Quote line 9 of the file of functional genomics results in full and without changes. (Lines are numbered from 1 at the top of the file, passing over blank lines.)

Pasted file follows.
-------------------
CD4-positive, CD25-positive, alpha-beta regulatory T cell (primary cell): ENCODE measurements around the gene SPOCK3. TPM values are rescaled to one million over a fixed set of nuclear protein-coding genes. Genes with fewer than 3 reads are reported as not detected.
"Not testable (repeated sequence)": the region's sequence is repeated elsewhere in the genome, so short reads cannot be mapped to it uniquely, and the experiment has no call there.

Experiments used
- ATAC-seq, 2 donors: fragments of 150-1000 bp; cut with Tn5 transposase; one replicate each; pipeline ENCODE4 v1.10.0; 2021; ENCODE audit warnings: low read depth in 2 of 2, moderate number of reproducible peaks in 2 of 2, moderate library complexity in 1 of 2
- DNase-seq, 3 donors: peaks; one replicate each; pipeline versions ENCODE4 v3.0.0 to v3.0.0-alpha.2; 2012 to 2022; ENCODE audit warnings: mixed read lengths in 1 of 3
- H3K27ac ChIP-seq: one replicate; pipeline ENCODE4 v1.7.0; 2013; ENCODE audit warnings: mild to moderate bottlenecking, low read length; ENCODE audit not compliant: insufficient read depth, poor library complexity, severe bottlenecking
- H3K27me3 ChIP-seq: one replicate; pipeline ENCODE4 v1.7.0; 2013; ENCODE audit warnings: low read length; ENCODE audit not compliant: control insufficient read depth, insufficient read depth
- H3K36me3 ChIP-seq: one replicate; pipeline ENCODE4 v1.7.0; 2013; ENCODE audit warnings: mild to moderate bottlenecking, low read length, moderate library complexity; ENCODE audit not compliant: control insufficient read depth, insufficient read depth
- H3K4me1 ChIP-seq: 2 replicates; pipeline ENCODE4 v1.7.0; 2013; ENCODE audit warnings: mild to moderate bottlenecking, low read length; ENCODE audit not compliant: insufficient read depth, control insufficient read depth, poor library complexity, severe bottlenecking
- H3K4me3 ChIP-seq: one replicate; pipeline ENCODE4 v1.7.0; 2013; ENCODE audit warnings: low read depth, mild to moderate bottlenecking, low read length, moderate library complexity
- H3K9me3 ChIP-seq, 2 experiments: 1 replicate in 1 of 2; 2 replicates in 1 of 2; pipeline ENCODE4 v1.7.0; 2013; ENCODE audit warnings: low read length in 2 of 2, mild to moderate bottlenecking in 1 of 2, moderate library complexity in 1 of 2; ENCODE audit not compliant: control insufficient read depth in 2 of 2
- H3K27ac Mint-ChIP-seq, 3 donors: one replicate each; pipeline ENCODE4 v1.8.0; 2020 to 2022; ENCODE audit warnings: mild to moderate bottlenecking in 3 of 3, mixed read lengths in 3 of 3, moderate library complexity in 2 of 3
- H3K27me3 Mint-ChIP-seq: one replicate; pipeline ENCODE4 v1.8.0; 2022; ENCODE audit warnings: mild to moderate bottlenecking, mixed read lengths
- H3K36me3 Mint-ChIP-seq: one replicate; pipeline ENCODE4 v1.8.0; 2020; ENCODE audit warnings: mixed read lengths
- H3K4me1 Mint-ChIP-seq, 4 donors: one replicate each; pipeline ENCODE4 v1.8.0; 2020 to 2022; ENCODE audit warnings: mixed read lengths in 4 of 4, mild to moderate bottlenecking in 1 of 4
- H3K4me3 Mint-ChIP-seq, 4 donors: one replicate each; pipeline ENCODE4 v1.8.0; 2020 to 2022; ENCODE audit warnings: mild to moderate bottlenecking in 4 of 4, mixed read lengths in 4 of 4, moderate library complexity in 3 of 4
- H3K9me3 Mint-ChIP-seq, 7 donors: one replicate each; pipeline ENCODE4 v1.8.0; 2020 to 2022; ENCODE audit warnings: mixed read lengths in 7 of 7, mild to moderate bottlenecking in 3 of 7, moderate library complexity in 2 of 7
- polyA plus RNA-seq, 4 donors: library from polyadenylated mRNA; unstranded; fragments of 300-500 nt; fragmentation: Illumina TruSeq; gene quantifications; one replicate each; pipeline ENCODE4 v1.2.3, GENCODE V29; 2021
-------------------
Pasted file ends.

- H3K4me1 ChIP-seq: 2 replicates; pipeline ENCODE4 v1.7.0; 2013; ENCODE audit warnings: mild to moderate bottlenecking, low read length; ENCODE audit not compliant: insufficient read depth, control insufficient read depth, poor library complexity, severe bottlenecking